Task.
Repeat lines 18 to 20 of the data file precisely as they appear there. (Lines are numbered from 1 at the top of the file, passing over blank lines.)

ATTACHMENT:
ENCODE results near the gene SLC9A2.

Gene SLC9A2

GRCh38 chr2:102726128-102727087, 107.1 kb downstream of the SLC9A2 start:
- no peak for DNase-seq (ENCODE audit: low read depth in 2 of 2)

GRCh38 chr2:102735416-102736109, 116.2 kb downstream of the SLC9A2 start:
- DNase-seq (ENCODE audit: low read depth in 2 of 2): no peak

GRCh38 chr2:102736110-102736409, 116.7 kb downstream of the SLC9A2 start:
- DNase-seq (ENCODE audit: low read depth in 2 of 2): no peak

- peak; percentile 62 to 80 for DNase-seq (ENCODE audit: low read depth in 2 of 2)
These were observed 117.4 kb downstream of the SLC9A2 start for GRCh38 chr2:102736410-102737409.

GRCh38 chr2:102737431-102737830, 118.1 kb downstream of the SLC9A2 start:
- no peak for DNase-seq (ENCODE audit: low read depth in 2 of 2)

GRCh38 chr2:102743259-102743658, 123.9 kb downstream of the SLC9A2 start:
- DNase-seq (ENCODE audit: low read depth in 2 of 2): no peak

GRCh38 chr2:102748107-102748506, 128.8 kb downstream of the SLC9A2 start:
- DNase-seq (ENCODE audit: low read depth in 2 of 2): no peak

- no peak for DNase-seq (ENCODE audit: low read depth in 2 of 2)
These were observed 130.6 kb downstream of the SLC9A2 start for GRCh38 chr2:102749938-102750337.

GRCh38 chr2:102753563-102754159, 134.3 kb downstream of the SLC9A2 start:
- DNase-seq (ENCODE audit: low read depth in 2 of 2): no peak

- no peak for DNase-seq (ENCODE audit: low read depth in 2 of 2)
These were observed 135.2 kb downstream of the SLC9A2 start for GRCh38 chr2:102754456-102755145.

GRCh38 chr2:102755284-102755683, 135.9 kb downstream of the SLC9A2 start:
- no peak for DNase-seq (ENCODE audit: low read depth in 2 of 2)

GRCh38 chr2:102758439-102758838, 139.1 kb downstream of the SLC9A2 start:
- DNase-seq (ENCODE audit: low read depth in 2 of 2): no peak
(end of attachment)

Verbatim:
These were observed 130.6 kb downstream of the SLC9A2 start for GRCh38 chr2:102749938-102750337.

GRCh38 chr2:102753563-102754159, 134.3 kb downstream of the SLC9A2 start:
- DNase-seq (ENCODE audit: low read depth in 2 of 2): no peak